Reuben and Charles Grigsby were married in Spencer county, Indiana, on the same day to Elizabeth Ray and Matilda Hawkins, respectively. They met the next day at the home of Reuben Grigsby, Sr., and held a double infare, to which most of the county was invited, with the exception of the Lincolns. This Abraham duly resented, and it resulted in his first attempt at satirical writing, which he called “The Chronicles of Reuben.”
The manuscript was lost, and not recovered until 1865, when a house belonging to one of the Grigsbys was torn down. In the loft a boy found a roll of musty old papers, and was intently reading them, when he was asked what he was doing.
“Reading a portion of the Scriptures that haven’t been revealed yet,” was the response. This was Lincoln’s “Chronicles,” which is herewith given:
“THE CHRONICLES OF REUBEN.”
“Now, there was a man whose name was Reuben, and the same was very great in substance, in horses and cattle and swine, and a very great household.
“It came to pass when the sons of Reuben grew up that they were desirous of taking to themselves wives, and, being too well known as to honor in their own country, they took a journey into a far country and there procured for themselves wives.
“It came to pass also that when they were about to make the return home they sent a messenger before them to bear the tidings to their parents.
“These, inquiring of the messenger what time their sons and wives would come, made a great feast and called all their kinsmen and neighbors in, and made great preparation.
“When the time drew nigh, they sent out two men to meet the grooms and their brides, with a trumpet to welcome them, and to accompany them.
“When they came near unto the house of Reuben, the father, the messenger came before them and gave a shout, and the whole multitude ran out with shouts of joy and music, playing on all kinds of instruments.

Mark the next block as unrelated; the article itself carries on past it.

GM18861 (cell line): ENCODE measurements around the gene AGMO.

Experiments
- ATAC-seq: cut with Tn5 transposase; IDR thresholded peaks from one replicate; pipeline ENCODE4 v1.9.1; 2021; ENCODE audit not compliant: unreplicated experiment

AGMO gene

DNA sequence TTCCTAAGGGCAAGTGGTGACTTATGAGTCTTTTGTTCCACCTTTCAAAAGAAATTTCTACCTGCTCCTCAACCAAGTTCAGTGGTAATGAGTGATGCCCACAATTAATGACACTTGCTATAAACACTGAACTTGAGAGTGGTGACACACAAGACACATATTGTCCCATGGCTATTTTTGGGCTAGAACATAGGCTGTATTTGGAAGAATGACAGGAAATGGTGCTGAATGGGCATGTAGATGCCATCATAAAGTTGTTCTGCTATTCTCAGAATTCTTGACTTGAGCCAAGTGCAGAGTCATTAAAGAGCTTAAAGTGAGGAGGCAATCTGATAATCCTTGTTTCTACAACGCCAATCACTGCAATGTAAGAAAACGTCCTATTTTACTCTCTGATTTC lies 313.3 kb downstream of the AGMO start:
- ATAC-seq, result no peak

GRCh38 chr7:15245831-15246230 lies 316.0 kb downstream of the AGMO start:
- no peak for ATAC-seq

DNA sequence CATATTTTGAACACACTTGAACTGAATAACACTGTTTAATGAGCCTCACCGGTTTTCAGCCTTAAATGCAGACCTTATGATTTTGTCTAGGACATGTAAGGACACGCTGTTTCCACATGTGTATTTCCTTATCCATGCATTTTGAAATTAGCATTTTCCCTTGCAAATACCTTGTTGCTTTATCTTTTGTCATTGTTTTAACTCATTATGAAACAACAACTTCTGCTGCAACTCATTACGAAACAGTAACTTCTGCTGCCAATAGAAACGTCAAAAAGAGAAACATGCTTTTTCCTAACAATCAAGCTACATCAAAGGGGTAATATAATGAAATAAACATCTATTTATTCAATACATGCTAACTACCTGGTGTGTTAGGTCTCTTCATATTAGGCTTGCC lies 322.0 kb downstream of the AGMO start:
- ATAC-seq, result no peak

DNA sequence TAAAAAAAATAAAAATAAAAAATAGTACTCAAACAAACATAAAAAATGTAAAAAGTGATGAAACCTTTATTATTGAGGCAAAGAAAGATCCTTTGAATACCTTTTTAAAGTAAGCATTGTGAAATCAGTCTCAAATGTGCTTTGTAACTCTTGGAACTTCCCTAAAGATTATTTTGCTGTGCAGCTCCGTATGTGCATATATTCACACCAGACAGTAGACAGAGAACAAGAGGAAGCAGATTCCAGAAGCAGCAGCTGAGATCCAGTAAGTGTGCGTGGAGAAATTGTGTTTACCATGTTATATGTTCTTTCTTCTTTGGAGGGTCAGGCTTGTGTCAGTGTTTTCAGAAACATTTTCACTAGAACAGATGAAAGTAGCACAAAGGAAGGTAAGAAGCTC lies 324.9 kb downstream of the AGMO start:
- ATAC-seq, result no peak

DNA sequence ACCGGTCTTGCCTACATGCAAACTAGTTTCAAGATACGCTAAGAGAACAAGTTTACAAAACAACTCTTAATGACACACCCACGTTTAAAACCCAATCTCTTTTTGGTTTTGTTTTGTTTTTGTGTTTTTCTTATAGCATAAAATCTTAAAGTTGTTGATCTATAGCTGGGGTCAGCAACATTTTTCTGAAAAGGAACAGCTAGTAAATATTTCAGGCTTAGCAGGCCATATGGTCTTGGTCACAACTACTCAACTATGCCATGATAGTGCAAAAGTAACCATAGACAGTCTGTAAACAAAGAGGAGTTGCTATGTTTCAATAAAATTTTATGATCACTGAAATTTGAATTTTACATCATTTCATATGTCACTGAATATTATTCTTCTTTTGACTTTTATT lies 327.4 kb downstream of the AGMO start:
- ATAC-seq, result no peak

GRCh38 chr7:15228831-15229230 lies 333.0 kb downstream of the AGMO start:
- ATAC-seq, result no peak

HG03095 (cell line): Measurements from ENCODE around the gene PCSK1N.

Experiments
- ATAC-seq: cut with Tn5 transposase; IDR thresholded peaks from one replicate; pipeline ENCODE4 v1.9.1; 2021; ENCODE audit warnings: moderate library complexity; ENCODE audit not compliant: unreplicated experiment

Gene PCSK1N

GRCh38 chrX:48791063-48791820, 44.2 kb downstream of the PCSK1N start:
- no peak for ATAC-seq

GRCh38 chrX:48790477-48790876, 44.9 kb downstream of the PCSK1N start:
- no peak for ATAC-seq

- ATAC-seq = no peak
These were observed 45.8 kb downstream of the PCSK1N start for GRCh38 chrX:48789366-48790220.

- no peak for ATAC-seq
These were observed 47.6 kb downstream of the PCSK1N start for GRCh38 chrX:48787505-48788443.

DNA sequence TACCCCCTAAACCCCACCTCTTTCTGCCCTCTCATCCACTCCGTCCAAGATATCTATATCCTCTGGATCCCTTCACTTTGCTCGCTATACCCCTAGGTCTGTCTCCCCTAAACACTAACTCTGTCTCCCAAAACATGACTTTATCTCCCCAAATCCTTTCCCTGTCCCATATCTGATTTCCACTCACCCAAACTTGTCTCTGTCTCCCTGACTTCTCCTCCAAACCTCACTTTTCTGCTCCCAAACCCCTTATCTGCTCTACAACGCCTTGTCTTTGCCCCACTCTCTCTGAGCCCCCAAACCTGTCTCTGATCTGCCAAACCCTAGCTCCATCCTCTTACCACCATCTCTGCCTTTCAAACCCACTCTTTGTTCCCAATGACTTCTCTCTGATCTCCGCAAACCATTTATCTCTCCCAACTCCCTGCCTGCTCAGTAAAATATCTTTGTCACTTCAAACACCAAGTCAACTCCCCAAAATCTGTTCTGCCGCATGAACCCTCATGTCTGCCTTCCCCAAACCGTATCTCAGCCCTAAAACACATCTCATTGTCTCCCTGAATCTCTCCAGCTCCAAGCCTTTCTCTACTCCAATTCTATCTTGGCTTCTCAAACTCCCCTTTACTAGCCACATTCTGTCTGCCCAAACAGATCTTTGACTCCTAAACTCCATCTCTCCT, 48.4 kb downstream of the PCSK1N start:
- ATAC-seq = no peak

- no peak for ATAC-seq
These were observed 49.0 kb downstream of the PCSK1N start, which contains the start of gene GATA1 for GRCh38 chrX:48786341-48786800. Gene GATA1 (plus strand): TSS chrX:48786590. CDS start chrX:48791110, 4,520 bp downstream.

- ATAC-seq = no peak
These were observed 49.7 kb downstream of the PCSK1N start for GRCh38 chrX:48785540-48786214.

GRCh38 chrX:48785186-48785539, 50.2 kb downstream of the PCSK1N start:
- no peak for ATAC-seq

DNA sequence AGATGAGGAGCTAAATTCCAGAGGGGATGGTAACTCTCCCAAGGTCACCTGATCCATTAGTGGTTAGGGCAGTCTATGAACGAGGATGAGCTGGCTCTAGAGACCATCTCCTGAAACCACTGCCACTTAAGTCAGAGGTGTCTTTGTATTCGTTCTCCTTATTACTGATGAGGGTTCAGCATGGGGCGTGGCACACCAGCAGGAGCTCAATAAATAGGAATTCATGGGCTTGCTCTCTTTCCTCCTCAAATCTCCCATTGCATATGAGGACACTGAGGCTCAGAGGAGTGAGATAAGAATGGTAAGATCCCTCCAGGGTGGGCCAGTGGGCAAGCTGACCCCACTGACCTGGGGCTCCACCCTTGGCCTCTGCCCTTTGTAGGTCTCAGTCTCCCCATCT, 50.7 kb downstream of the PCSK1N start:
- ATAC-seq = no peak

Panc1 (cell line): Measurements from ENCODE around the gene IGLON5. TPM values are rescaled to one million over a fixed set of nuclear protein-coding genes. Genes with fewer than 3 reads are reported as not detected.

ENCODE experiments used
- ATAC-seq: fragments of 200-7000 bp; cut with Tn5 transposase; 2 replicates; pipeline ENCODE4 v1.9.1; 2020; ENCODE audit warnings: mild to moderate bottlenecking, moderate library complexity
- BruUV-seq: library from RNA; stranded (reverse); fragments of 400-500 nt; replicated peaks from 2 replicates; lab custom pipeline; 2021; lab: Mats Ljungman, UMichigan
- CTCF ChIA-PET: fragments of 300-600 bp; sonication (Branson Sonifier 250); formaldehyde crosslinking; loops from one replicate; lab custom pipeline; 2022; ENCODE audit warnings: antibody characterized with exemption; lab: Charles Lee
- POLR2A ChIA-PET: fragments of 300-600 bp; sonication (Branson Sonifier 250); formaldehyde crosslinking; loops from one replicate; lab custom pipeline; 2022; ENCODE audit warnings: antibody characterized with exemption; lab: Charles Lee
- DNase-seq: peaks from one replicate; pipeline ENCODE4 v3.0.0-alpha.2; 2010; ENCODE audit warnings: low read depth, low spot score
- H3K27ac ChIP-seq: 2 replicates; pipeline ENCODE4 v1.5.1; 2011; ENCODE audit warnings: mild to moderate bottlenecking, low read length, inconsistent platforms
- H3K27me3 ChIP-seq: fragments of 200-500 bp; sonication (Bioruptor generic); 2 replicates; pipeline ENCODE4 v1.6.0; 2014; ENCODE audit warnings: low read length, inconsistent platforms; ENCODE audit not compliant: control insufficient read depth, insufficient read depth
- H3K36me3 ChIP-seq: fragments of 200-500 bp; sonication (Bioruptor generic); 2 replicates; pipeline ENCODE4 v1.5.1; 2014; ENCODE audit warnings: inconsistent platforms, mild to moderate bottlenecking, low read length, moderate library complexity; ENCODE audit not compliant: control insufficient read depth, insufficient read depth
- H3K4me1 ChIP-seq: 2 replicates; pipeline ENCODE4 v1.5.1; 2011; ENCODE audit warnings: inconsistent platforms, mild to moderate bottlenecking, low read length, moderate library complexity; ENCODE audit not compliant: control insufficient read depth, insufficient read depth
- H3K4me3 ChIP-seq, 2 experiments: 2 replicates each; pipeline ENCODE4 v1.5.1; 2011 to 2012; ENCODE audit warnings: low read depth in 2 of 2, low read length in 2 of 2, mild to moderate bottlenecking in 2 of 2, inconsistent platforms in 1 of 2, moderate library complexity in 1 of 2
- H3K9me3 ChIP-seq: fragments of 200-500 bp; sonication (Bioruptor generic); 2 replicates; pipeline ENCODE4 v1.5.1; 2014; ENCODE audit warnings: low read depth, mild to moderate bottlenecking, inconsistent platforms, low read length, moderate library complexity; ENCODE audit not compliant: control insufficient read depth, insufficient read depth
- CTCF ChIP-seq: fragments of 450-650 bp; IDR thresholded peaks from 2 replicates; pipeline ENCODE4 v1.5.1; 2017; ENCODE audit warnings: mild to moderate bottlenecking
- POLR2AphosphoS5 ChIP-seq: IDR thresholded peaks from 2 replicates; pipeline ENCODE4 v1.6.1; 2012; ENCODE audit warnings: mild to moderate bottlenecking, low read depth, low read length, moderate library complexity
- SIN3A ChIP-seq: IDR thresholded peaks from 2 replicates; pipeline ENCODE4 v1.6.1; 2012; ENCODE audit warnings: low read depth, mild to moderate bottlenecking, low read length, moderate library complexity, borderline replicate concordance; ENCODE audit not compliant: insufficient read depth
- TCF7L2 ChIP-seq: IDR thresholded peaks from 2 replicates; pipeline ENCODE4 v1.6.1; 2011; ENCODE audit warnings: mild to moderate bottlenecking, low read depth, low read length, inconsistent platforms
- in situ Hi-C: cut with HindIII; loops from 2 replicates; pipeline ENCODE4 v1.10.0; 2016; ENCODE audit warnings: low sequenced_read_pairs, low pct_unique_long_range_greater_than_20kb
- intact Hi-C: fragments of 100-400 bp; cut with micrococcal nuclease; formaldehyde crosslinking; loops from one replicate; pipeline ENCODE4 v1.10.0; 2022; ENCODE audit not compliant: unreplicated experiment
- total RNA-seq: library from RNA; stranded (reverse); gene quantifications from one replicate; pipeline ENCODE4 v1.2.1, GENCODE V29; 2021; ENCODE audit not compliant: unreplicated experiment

“Some were playing on harps, some on viols, and some blowing on rams’ horns.
“Some also were casting dust and ashes toward Heaven, and chief among them all was Josiah, blowing his bugle and making sounds so great the neighboring hills and valleys echoed with the resounding acclamation.
“When they had played and their harps had sounded till the grooms and brides approached the gates, Reuben, the father, met them and welcomed them to his house.
“The wedding feast being now ready, they were all invited to sit down and eat, placing the bridegrooms and their brides at each end of the table.
“Waiters were then appointed to serve and wait on the guests. When all had eaten and were full and merry, they went out again and played and sung till night.
“And when they had made an end of feasting and rejoicing the multitude dispersed, each going to his own home.
“The family then took seats with their waiters to converse while preparations were being made in two upper chambers for the brides and grooms.
“This being done, the waiters took the two brides upstairs, placing one in a room at the right hand of the stairs and the other on the left.
“The waiters came down, and Nancy, the mother, then gave directions to the waiters of the bridegrooms, and they took them upstairs, but placed them in the wrong rooms.
“The waiters then all came downstairs.
“But the mother, being fearful of a mistake, made inquiry of the waiters, and learning the true facts, took the light and sprang upstairs.
“It came to pass she ran to one of the rooms and exclaimed, ‘O Lord, Reuben, you are with the wrong wife.’
“The young men, both alarmed at this, ran out with such violence against each other, they came near knocking each other down.
“The tumult gave evidence to those below that the mistake was certain.
“At last they all came down and had a long conversation about who made the mistake, but it could not be decided.
“So ended the chapter.”
The original manuscript of “The Chronicles of Reuben” was last in the possession of Redmond Grigsby, of Rockport, Indiana. A newspaper which had obtained a copy of the “Chronicles,” sent a reporter to interview Elizabeth Grigsby, or Aunt Betsy, as she was called, and asked her about the famous manuscript and the mistake made at the double wedding.
“Yes, they did have a joke on us,” said Aunt Betsy. “They said my man got into the wrong room and Charles got into my room. But it wasn’t so. Lincoln just wrote that for mischief. Abe and my man often laughed about that.”